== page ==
As an example, a depressing number of the — high-acheiving, high SES, highly motivated — parents of Mrs SB7's students see their children's diagnosis of dyslexia, etc. as an excuse for their children to do less work, rather than a reason to double down and work harder.

Baumol's cost disease will make many government activities relatively more expensive. So when you find some part of government activity to which Baumol doesn't apply — I'm looking at you, USPS — what are we doing? Taking advantage of the situation to increase productivity? Or spending billions on new capital equipment to allegedly improve productivity while still retaining the same workforce which is accomplishing a decreasing amount of work?
To demand, as Republicans do, that government be held to some historical average as a percentage of the economy stubbornly ignores this reality. It would condemn the country, as John Kenneth Galbraith once put it, to a future of “private affluence and public squalor.”
Again, let's take Pearlstein's analysis as a given. Even in this case of inevitably growing government sector spending, I think it becomes more important to demand spending growth be constrained.

Perhaps this is the Catholic lurking in me, but you don't often get acceptable behavior by demanding acceptable behavior. You have to demand perfection, knowing that people will fall short and hoping that in doing so they will land in an acceptable position.

Even if the fight against state growth is a fight we are destined to lose it is still an important fight to have, if only to try and put the breaks on things.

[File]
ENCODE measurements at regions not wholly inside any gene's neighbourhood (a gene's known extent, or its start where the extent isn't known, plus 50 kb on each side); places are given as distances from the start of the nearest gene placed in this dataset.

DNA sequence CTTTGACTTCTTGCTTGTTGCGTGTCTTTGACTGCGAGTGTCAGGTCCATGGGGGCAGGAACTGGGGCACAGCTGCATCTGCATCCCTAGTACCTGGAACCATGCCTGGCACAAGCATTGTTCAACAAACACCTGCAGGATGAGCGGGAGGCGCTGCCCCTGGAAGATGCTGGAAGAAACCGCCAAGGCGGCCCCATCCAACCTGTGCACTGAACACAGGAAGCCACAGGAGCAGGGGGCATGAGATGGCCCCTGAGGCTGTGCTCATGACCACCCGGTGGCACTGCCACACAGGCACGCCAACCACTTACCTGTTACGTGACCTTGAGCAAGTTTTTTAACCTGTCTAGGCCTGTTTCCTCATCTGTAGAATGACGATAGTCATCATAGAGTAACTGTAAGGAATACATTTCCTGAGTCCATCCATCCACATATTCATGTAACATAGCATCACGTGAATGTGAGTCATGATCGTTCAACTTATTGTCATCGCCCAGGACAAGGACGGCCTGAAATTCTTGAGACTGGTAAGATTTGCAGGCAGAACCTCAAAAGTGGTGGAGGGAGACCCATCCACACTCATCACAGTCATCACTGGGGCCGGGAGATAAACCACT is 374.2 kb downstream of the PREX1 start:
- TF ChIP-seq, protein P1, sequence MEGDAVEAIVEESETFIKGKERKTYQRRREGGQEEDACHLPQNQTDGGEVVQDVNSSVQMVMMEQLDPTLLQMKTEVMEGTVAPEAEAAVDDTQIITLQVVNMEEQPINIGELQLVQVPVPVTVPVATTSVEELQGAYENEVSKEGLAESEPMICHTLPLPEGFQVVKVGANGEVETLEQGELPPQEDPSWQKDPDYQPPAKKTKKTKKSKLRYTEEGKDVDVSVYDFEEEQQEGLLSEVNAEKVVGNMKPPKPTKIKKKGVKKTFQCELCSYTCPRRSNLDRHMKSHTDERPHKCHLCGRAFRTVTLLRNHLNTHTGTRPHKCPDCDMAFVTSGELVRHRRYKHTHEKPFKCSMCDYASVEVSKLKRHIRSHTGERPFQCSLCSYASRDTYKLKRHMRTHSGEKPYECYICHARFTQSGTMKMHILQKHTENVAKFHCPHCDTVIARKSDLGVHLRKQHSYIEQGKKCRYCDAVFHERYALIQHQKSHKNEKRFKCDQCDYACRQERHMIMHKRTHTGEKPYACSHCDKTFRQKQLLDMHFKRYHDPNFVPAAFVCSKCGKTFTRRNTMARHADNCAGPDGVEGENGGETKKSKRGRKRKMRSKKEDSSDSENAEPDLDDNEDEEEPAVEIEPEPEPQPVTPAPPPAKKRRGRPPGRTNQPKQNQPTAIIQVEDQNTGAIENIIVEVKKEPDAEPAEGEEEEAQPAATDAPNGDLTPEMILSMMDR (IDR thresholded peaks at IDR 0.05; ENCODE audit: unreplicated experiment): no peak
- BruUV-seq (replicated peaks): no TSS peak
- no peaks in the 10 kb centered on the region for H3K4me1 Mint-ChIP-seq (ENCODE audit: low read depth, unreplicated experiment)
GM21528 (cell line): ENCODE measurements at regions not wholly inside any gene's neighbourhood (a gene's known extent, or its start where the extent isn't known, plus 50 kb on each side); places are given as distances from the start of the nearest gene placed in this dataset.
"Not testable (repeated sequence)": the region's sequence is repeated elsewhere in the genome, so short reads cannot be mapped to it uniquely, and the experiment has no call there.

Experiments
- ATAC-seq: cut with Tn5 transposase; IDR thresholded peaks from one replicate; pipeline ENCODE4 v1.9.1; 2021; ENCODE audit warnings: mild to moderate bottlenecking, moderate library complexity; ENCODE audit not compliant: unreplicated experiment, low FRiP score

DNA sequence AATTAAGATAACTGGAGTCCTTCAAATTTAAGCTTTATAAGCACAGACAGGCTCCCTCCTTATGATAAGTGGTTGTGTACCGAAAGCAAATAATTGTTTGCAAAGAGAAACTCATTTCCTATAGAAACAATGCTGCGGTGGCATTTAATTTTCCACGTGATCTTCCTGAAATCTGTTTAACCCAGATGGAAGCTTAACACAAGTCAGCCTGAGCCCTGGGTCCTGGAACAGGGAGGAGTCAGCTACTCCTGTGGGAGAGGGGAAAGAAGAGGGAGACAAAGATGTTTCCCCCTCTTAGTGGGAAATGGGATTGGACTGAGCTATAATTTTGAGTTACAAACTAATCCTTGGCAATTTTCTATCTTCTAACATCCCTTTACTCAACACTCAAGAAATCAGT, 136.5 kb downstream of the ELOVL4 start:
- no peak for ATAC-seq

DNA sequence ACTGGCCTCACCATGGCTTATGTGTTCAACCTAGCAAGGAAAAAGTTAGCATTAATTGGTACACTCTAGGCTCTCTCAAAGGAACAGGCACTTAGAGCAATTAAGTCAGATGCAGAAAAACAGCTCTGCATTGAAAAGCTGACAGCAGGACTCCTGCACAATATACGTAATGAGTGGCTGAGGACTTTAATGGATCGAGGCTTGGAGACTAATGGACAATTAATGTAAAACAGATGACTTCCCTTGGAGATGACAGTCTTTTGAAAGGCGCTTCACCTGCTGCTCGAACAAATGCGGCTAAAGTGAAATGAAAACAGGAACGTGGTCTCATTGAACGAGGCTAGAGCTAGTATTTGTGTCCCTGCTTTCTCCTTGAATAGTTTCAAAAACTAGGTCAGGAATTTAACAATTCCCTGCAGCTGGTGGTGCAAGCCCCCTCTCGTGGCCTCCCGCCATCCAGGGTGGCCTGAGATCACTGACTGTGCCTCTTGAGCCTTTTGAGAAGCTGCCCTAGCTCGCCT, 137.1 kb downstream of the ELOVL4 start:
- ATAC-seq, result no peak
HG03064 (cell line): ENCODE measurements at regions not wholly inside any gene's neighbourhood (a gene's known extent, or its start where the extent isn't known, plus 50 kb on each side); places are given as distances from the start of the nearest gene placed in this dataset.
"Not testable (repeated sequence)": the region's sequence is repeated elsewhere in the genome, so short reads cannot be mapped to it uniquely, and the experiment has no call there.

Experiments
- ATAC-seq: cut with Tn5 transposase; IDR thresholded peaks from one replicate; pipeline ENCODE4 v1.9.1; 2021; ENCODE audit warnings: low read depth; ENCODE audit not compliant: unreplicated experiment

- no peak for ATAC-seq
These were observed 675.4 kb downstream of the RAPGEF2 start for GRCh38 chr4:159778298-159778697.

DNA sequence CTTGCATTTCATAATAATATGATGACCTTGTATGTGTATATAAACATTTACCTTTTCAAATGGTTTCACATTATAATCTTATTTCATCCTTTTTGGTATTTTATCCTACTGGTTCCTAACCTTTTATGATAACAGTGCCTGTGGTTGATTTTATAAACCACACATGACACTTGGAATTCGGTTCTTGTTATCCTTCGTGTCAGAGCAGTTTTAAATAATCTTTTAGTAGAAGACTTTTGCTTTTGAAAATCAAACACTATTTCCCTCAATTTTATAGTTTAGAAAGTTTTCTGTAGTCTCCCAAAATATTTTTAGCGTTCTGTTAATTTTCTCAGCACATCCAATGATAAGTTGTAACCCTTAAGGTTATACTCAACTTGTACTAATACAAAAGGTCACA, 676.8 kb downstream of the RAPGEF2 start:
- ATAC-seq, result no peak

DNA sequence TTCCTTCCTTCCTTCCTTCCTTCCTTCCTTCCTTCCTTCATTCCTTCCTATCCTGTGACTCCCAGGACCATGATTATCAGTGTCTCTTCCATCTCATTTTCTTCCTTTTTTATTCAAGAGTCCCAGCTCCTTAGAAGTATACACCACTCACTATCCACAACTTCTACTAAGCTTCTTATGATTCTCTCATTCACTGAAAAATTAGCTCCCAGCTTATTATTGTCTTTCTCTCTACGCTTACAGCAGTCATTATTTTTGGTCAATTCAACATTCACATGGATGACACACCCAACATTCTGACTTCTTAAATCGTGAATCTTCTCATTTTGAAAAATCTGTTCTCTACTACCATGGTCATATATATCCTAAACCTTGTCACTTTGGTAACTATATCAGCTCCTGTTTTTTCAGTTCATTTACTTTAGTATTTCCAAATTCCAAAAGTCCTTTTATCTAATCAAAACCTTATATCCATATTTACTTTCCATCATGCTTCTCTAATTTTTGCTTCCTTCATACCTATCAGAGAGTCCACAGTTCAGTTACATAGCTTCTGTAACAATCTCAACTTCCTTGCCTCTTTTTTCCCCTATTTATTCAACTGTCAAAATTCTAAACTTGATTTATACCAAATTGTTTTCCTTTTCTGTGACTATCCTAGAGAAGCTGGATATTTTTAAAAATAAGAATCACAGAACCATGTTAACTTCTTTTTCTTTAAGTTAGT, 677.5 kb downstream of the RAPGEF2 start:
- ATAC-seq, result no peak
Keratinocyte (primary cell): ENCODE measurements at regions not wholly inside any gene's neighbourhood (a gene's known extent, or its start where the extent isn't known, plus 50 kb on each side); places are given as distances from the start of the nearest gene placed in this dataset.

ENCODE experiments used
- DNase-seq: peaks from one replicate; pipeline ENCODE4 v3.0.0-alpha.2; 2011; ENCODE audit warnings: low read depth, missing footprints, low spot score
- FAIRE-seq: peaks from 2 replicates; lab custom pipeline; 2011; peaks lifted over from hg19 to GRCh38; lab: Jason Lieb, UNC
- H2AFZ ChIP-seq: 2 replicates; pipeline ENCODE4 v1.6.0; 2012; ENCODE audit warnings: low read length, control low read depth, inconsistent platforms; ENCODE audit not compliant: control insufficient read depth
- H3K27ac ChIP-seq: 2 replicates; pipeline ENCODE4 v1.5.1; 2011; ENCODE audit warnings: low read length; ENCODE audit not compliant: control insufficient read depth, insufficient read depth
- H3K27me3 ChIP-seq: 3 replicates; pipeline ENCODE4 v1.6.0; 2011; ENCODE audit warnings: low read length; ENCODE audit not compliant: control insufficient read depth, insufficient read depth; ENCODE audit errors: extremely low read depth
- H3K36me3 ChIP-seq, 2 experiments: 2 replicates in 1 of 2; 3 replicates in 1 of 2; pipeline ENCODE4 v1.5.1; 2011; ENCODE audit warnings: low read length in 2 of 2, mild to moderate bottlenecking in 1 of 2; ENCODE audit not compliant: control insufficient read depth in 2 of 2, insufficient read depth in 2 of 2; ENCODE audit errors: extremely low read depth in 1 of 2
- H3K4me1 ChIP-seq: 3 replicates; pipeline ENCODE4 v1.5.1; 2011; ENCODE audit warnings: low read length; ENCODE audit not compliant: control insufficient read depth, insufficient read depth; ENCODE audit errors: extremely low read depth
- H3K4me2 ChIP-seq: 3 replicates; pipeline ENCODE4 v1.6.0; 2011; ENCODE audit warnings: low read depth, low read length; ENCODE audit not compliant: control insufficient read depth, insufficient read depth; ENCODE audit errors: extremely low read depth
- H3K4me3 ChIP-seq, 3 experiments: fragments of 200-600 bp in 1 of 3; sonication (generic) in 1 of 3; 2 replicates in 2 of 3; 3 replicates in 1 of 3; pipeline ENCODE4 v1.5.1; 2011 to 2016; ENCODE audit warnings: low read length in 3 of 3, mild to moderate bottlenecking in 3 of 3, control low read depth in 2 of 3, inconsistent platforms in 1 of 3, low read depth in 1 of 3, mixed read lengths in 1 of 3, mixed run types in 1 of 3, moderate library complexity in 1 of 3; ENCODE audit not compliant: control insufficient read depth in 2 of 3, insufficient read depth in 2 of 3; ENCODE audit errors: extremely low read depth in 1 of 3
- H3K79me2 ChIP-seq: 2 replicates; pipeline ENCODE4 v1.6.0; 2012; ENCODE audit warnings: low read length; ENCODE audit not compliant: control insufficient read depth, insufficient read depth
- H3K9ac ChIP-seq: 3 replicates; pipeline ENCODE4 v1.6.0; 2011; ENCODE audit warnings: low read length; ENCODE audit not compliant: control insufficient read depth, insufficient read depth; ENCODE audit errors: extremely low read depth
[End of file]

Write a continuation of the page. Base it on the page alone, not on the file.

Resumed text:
It's all good and well to consider Baumol's disease as applied to the government sector in some theoretical world. It's good stuff to know, really. But we're not in that world. I don't see any indication that that's the primary cause of increasing spending now, or even a significant one. Baumol hasn't caused my local school district's budget to double in a decade. Baumol hasn't caused the number of secondary or tertiary school administrators to explode. Baumol hasn't lost the USPS billions. Baumol hasn't underfunded government unions by trillions. Until we get the Public Choice factors underlying those phenomena under control, the State's Baumol diagnosis is a triviality.

Via Matt Yglesias, who comments:
This is a key reason why I think people need to start paying much more attention to questions of tax efficiency. It's overwhelmingly likely that we're going to want the public sector to be a larger share of the economy in 10, 20, 30, 40 years than it is today and we need to find relatively growth-friendly ways to make that happen.
It seems like the more a person wants the government to do, the less concerned with government efficiency they seem to be. It should be the other way around.

PS Tyler Cowen:
If government outputs increasingly cost more to produce, should not a substitution effect kick in and lead us to prefer, at the margin, a higher proportion of productivity enhancement-enjoying private sector outputs? [...] This implication often receives less stress from cost-disease advocates and you will note that it militates in favor of substituting away from government outputs.